Mt. Tihia/Tokaanu Introduction

The parameters of Latitude and Longitude that have been used in this research/study have been set by the recent earthquake swarm of events in the area starting June 26th. 2009. These events followed on from activity during the previous month to the south at Lakes Rotoaira & Lake Rotopounamu.
They are Northern Latitude –38.945 (-38° 56' 42" S), Southern Latitude -39.015 (-39° 0' 54"), Western Latitude 175.66 (175° 39' 35.9994" E), Eastern Latitude 175.79 (175° 47' 23.9994" E).
The maps below show the search areas as a darker shade.
 area of search

 area of search with geographical tags

The Taupo Volcanic Zone lies above the sub-ducting Pacific Plate and is crossed by NE-NW trending faults of the Taupo Graben
Andesite magma occasionally wells up through some of these faults, resulting in chains of volcanic features parallel to the boundry plate.
An exception to the general trend are three old cones north of Lake Rotoaira; Mt. Pihanga, Mt. Tihia and Mt Kakaramea.
These 3 volcanoes relate to a pre-Taupo Graben plate boundry and associated faults which lay at right angles .( NW-SE)to the current ones (NE-SW)
The north-westerly trending Kakaramea-Tihia Massif and Pihanga form a chain of volcanoes which last erupted more than 20,000 years ago, but from which large mudflows have recurred up to as recently as 1910 A.D.

Of the other cones or domes in the area geologigal studies have shown that Papanetu Tephra was erupted from the site of Kuharua Dome c. 9,785 years ago towards the end of dome formation. Manganamu Dome is younger than 1819 years old.

Tokaanu–Waihi geothermal field is situated near the southern end of the Taupo Volcanic Zone. Neutral chloride thermal waters discharge at Tokaanu and Waihi in the north of the field on flat land between the andesite volcanoes Tihia and Kakaramea and the shore of Lake Taupo, while steam-heated thermal features occur at Hipaua on the northern flanks of Kakaramea. Electrical resistivity surveys have shown that Tokaanu, Waihi and Hipaua all lie within a continuous region of low apparent resistivity (5–20 Ωm) and are thus part of the same geothermal system. Interpretation of the resistivity and other data suggests that the Tokaanu–Waihi thermal waters rise nearly vertically from a source deep beneath the elevated southwestern part of the field to the water table. These waters then flow north to discharge at the surface near Lake Taupo. Neighbouring geothermal systems, which occur at Tongariro about 18 km south of Tokaanu–Waihi, and at Motuoapa about 10 km to the northeast, are separated from the Tokaanu–Waihi field by high resistivity ground. This suggests that the thermal fluids discharging at the three fields do not have a common source, as has been suggested previously.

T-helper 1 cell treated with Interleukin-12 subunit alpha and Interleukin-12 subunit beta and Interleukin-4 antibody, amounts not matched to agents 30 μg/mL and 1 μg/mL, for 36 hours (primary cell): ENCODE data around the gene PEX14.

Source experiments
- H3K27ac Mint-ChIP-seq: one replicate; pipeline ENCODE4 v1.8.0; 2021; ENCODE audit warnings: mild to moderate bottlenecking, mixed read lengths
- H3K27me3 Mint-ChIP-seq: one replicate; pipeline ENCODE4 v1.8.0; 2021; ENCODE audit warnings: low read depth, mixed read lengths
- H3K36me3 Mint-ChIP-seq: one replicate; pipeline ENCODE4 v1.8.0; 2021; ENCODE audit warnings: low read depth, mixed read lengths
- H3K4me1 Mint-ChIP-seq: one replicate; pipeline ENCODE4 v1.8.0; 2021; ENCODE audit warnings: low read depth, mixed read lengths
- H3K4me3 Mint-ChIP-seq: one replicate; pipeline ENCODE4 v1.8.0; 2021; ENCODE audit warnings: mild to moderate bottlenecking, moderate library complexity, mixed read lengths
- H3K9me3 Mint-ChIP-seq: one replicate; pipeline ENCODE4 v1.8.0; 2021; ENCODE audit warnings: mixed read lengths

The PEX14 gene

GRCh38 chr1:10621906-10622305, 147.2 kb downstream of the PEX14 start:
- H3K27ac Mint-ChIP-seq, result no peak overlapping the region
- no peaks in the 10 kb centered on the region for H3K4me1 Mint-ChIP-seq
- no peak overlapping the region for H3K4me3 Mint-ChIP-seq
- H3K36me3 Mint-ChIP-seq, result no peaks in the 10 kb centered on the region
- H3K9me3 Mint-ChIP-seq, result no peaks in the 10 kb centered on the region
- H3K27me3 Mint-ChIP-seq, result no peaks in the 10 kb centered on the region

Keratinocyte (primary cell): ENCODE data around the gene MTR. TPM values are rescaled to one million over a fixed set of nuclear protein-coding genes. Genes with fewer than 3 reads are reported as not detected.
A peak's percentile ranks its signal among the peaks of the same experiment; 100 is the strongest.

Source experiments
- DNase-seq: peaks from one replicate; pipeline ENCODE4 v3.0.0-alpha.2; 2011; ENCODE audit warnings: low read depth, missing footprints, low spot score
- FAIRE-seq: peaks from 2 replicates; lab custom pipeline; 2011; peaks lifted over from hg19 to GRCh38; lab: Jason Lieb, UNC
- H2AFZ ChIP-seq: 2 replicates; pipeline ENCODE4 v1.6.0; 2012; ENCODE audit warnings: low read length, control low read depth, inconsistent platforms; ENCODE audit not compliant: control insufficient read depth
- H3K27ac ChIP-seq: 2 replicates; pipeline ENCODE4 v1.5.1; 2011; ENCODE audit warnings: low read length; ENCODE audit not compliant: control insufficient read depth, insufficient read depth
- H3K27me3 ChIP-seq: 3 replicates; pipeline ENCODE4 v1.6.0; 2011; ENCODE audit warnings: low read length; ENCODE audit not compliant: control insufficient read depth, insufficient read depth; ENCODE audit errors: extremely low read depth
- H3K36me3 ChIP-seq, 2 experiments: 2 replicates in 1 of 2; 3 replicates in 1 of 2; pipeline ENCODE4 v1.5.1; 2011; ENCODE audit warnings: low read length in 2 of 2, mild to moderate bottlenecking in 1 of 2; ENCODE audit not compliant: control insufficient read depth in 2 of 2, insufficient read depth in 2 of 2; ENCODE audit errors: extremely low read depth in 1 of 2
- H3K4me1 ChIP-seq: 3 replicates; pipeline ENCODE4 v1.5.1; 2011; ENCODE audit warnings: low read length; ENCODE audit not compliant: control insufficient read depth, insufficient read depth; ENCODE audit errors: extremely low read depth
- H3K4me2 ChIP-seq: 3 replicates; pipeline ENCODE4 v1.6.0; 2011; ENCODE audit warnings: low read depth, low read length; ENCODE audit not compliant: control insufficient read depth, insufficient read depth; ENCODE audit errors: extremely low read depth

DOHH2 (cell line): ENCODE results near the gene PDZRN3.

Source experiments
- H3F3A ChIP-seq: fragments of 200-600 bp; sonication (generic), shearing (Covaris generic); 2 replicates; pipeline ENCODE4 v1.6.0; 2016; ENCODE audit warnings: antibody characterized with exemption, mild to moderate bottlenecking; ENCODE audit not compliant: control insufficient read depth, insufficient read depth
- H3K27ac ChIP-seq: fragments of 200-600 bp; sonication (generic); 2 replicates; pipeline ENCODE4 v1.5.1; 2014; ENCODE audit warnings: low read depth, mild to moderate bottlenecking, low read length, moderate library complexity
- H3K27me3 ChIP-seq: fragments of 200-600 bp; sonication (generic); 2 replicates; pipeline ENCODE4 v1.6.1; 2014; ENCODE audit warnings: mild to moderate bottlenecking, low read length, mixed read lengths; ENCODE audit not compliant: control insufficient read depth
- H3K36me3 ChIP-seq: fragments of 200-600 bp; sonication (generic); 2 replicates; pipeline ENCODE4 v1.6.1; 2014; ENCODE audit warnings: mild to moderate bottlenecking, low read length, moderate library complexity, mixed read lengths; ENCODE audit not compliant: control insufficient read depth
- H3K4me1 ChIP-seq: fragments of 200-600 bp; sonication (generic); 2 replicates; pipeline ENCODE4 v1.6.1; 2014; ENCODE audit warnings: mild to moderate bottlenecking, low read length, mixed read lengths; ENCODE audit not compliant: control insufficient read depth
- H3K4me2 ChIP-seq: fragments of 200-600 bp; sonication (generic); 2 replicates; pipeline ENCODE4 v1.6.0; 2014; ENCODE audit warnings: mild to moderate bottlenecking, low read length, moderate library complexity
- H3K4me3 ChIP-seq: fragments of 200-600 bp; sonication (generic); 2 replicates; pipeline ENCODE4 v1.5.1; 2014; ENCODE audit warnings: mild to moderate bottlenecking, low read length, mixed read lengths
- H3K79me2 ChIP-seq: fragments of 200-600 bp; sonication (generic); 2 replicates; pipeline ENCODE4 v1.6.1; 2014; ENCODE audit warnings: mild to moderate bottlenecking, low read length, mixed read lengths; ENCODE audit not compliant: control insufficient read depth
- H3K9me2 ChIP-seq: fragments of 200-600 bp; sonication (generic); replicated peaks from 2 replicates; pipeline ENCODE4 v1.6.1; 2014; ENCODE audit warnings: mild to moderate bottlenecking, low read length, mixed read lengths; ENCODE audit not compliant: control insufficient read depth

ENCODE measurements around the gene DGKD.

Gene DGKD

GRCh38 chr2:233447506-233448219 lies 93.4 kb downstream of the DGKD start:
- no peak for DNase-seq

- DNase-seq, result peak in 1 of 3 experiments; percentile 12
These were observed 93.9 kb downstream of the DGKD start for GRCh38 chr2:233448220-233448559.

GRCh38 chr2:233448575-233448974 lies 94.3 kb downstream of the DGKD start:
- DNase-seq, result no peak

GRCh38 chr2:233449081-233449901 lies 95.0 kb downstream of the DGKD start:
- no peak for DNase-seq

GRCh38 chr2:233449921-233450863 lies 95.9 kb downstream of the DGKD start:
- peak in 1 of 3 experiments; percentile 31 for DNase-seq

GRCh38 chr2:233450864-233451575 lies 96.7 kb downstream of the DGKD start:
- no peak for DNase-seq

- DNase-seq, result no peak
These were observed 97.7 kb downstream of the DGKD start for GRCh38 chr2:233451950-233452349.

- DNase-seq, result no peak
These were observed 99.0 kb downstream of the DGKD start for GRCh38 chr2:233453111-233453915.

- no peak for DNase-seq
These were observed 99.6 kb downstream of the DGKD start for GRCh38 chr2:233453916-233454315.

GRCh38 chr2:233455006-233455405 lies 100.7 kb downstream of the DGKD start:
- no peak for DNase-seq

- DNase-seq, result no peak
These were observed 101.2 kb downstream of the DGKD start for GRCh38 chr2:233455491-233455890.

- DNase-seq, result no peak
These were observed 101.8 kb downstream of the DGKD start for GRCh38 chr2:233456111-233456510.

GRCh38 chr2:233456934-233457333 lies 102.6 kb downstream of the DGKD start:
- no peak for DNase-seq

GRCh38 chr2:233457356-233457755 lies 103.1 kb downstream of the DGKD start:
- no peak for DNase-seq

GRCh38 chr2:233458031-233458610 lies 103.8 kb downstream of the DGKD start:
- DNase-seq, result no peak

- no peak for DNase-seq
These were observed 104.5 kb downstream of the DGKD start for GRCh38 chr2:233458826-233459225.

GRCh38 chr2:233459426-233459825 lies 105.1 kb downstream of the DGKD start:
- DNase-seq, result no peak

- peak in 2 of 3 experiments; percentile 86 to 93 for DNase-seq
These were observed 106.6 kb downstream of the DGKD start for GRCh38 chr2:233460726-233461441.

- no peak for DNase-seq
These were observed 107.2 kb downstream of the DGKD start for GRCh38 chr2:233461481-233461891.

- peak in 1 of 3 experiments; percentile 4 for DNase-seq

The steaming ground area Hipaua is the 3rd largest of its kind in the TVZ and covers approx.1km2 of steep ground along the Waihi Fault.

Event Recording
Early earthquake activity in the southern Taupo Volcanic Zone was recorded with the national seismic network, then more so from 1966 onwards when a seismometer near Mt Ruapehu was incorporated in the network. The detectable number of swarms increased significantly when, in 1985, a sub-network around Lake Taupo was installed - the Taupo Network, which recorded events with a magnitude less than 2 ML. Prior to 1985, only events with ML greater than 3.0 had been recorded.
The Taupo Seismic Network was a network of six telemetred seismographs that operated around Lake Taupo between 1985 September and 1991 July.
The stations were;
KETZ at Ketetahi
RATZ at Rangitukua
HITZ at Hingarae
HATZ at Hinemaiaia
TUTZ at Tuhingamata
HUTZ at Hika Falls
They are now integrated into the WELT Network run by the Institute of Geological and Nuclear Sciences.
 taupo seismic network stations 1985 - 1991

 view from Mt. Tihia north, Maunganamu Cone to the right, photoby Peter Thomson

 view from Mt. Tihia south, Lake Rotopounamu in the center and Lake Rotoaira to the right

No comments:

Post a Comment